Winning With Websites: Six Steps To Maximum Your ROI

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Automated technology is supposed to make our lives less complicated and it has in many ways. It has done wonders for many industries, including self-storage.

However, setting up your technology, including your website, has become more complicated and so has managing it to maximize your ROI.

“There was a time when websites were nothing more than glorified business cards,” says Mike Farley, search marketing director for Marketing 4 Storage in Woodland, Calif. “They are still that in a way, but they have to do so much more than tell people who you are. They are how you build your persona on the web, which is critical.”

Dan Hobin, CEO with G5 in Bend, Ore., adds, “It’s so much more than a website now; you need a complete solution that includes digital ads, SEO, and your website should integrate back to your management software. It also includes reputation management with social media management, online leasing, scoring, and the analytics piece.”

History Of Self-Storage Marketing
Ken Morrison, COO for StoragePRO Management, Inc., in Walnut Creek, Calif., has been in the self-storage business since the 1990s, long enough to remember when Yellow Page marketing was king. “You knew you were a big player if you had a double truck ad in the Yellow Pages,” says Morrison. “That was two pages side by side.”

Farley’s company owns and operates 20 self-storage facilities and says many older owners/operators have been like his uncle. “He is very old school and the Yellow Pages were still relevant to him three to four years ago,” he says. “Breaking that with some owners and operators is difficult because it was such a strong platform for such a long time.”

For most self-storage facilities, the Yellow Pages are no longer relevant. However, they may be if the facility is in a rural area.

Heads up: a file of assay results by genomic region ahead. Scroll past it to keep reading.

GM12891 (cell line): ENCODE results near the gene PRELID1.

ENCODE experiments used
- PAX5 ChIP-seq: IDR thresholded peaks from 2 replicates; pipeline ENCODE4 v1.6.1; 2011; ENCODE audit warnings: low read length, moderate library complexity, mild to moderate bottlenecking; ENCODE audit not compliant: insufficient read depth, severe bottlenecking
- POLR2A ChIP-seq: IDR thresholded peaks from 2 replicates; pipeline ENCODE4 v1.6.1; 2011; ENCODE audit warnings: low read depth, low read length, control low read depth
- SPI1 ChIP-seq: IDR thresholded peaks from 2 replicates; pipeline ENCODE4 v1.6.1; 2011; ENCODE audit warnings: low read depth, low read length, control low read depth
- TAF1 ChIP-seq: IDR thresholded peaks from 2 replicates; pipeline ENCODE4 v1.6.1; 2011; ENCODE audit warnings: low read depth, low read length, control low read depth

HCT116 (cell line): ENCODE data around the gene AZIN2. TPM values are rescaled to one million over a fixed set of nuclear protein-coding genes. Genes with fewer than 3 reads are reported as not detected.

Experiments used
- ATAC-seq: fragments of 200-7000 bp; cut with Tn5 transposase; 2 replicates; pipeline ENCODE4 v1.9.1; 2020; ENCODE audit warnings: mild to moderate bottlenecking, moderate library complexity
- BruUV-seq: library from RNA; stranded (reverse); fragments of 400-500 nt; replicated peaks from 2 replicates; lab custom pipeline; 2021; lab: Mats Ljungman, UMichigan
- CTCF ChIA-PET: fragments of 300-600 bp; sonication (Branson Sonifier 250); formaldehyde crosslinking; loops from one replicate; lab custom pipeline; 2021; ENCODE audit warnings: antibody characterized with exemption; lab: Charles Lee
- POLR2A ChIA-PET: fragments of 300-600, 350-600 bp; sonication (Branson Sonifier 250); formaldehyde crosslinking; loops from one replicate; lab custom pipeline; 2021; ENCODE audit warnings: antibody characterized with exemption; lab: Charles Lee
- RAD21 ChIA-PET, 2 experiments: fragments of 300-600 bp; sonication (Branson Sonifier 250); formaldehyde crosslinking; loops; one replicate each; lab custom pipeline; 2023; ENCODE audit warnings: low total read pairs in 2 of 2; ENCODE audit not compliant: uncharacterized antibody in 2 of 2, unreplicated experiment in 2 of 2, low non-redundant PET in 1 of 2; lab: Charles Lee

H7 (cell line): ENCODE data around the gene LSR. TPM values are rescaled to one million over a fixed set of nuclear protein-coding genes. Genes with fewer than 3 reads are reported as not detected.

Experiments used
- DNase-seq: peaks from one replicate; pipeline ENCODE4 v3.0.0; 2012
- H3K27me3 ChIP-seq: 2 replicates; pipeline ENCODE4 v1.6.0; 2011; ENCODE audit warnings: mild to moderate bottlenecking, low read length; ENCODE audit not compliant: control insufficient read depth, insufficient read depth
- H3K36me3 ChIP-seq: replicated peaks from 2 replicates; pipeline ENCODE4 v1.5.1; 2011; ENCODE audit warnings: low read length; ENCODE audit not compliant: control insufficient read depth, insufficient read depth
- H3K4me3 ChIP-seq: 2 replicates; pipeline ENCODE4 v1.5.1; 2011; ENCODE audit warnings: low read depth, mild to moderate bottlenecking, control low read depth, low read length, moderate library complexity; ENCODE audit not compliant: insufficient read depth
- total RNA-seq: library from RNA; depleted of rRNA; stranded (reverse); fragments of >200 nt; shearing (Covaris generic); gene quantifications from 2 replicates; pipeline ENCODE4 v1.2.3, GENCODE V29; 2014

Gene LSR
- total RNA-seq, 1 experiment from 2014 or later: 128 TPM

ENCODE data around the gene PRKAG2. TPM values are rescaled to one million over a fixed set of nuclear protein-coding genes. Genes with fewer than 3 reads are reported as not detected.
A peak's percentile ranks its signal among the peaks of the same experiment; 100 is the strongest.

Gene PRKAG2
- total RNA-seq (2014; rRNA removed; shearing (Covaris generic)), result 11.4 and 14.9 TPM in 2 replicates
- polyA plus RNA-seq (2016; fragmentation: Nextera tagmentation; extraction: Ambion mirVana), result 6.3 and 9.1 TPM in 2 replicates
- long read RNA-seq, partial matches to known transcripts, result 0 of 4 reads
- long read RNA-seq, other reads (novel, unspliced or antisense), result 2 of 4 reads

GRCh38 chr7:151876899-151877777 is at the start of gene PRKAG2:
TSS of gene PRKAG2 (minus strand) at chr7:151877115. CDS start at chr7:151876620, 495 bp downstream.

Yet, even if an owner/operator still feels the Yellow Pages is providing ROI for that facility, he/she should still also be up on websites and everything it takes to make it work for your site.

“In the Yellow Pages, we saw the inception of double As and then triple As to get superior placement,” say Morrison. “There is also a need for that superior placement for your website ranking. The key components today are all internal driven online with your website, whether that is coming from a basic site to a complex website. You absolutely must have a strong website and web presence to be able to compete with the bigger fish.”

Website Must-Haves
Gone are the days when you could spend a day building your own one-page website that typically contained a few photos of your property, your address, and your business hours.

Anne Ballard, president of marketing, training, and developmental services for Universal Storage Group in Atlanta, Ga., believes nowadays you shouldn’t even build your own website and try to manage it yourself.

“Google continues to change the algorithms,” says Ballard. “You really need a professional website development company experienced in self-storage. That’s the first thing people need to realize; none of us are experts in this.”

Ballard continues, “You have to realize how your customers have changed over the past few years. In 2010, 10 percent of your customers came from the internet. In 2019, that number had jumped to 40 percent. You can no longer make decisions on your website based on what your nephew knows.”

Hiring a company to build your website can be an expensive venture. “A small operation can’t afford a huge $250,000 website,” says Morrison. “There are co-ops for smaller operators that can create manage and change the website for you.”